Anyone who works with a computer is often aware of the term IP addresses as this familiar term comes up frequently when you use the Internet. However, there is also a MAC address, which is also a crucial component in your computing device. Let’s learn how many bits are in a MAC address in this article with other relative information about it!
1. How Many Bits are there in a MAC Address?
What are MAC Addresses’ formats?
MAC addresses come in many formats varying due to the network and the hardware it connects. However, all forms can be listed down to two typical formats of MAC addresses:
A standard MAC address includes an array of 12 digits with 48 bits or 8 bytes.
As known, when mentioning 48-bit MAC addresses, MM:MM:MM:SS:SS:SS is their common arrangement. The two other extra configurations are MM-MM-MM-SS-SS-SS or MMM.MMM.SSS.SSS.
There are circumstances where some special equipment requires the setting of a 64-bit MAC address, not a 48-bit, including remote home computerization frameworks, for instance.
When utilizing an IPv6 arrangement, there must be some changes in the settings. These systems interpret 48-bit systems to 64-bit organized by embedding FFFE esteem in the center. These identifiers help differentiate these two MAC addresses’ formats.
A 64-bit MAC address has the typical configuration of MM:MM:MM:FF:FE:SS:SS:SS.
What does the format mean?
These numbers can confuse you in the first place, but it is quite straightforward to access once you understand it. In the array of a MAC address, a first six digit represents the device’s specific manufacturer by 24 bits in the 48-bit network. Several different prefixes can be made from the same source.
On the other hand, the last six digits are represented as a serial number making up the remaining 24 bits.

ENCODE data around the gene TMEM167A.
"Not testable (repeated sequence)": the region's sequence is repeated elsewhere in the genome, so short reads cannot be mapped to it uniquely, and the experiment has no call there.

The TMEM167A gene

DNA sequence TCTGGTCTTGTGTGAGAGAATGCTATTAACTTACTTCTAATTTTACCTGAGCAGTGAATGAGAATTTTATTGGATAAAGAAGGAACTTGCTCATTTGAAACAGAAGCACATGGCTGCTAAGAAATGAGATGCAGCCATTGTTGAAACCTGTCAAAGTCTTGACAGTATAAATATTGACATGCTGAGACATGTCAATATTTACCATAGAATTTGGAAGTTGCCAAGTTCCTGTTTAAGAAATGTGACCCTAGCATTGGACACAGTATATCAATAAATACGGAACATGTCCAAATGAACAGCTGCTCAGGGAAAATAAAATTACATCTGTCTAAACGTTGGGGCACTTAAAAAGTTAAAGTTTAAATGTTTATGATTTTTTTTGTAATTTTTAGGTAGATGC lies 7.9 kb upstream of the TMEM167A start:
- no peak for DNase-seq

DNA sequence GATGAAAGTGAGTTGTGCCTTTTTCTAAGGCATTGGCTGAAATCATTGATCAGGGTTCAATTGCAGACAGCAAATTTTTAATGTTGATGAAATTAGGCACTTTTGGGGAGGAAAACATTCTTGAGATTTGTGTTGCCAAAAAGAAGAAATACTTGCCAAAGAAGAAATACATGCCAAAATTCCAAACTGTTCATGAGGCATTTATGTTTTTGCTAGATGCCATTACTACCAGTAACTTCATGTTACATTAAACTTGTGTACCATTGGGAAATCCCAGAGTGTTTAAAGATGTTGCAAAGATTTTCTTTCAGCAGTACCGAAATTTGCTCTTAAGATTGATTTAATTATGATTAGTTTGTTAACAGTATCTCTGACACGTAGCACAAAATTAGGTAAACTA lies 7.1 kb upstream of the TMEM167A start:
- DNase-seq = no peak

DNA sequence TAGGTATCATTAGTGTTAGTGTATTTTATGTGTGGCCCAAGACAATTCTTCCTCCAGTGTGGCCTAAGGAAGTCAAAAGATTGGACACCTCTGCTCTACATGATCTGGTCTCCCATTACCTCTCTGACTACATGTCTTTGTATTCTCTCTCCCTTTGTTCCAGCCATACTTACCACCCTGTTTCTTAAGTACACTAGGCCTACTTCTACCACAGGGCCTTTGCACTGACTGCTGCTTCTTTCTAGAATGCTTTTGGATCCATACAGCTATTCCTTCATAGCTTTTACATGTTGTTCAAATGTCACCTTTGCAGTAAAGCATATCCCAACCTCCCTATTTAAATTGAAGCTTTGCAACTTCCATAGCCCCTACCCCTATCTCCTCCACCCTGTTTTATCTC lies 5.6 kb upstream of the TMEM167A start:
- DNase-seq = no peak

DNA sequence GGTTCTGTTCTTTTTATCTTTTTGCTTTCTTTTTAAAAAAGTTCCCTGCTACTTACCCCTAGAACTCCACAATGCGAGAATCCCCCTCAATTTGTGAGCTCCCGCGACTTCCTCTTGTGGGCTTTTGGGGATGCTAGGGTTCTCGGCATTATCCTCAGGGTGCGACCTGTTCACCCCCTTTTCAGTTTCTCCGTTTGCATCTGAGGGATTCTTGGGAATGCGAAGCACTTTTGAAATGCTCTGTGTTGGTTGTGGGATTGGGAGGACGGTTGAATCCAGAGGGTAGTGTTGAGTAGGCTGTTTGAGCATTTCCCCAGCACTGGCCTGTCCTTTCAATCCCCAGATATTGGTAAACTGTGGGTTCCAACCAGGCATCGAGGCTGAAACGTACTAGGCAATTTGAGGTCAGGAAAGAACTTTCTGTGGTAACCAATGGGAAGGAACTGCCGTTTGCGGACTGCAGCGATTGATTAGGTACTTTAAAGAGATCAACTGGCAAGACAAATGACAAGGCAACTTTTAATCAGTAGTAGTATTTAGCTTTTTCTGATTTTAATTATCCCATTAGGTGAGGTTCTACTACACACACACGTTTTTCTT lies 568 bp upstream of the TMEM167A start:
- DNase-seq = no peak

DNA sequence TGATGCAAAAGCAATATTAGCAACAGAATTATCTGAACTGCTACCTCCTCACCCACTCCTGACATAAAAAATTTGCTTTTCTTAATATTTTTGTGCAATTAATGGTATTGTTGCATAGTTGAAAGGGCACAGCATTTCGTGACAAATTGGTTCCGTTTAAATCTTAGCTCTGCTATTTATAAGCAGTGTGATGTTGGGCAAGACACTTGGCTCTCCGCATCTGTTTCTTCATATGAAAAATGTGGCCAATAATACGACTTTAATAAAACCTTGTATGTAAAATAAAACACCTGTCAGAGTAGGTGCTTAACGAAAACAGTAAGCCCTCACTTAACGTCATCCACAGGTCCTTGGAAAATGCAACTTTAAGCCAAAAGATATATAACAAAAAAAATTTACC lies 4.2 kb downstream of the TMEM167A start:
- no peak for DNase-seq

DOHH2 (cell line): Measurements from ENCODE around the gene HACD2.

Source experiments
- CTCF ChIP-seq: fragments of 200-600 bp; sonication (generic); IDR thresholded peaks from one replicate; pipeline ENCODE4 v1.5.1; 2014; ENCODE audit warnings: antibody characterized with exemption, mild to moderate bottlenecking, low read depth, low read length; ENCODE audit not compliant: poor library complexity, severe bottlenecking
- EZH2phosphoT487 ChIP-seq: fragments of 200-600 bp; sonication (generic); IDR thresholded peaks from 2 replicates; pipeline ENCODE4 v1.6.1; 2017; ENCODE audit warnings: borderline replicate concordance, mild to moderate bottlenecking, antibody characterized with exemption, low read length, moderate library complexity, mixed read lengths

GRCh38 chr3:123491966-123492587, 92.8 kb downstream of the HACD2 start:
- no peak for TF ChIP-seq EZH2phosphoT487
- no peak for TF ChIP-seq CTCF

This set of numbers defines your device unique from others. On the chance that your device has the same prefixes numbers, the serial number will differentiate them, making them individually separated.
On the other hand, if two devices have different prefixes but the same serial, they remain two different devices. So, every gadget will somehow have a remarkable MAC address, regardless of whether a similar producer made them.
What is MAC Address?
You may have known that an IP address will help identify your computer from thousands of machines out there, connecting your device to multiple other devices whenever a connection is required. Well, MAC addresses also have a quite similar mission of sorting and identifying your computer, but there are a couple of significant differences between an IP address and a MAC address.
MAC, its abbreviation, is an array of numbers that identify and separate your computer from other computers that are automatically assigned to network interfaces. MAC address is available in terms of 48 bits (or more) in every computing device that either has an ethernet, Bluetooth, or Wifi interface to distinguish the device. This kind of address can also likewise be utilized in different sorts of electrical innovations.
To access the MAC address in your device, you must obtain the operating system using commands. Similar to your computer’s IP address, your computer’s MAC address is individually unique.
How to find MAC address on a Device?
The MAC address can be easily accessible by some methods below:
- On your device, there is a label with a network or device card on it. The MAC address can usually be withdrawn from this place.
- Use Microchip MAC address chip, which can be found via SPI or I2C.
- Get an official identifier through your device’s manufacturer.
Does the MAC Address Need Changing?
The manufacturer’s device technically sets the MAC address’s number. It is embedded within the hardware and memory storage not to be altered manually by the user.
However, while upgrading the router or connecting to the Internet with their ISP, some clients can get trouble because of their MAC address format. Since the ISP includes a pre-setup connection with the format MAC address, the fact that you change any related equipment will cause the MAC to change. Otherwise, you cannot connect the Internet and solve associated problems.
And here comes the situation where MAC address cloning becomes crucial. The ISP in the current situation will connect the new settings to the previous MAC address to make sure that the network is not crashed.
Once the ISP has approved and sent a notice to the new device, the cloning procedure will change the MAC address format, making the connection stable again with no interference detected.
Assuming, in any case, you are deciding to refresh your hardware, a speedy call to your ISP likely helps clear up any assistance issues brought about by MAC tends to that don’t coordinate.
And that’s everything you need to know about the answer to “How many bits are in a MAC address?” We hope that you are clear about MAC addresses to become more knowledgeable about computing devices. See you soon in our next IT-related article!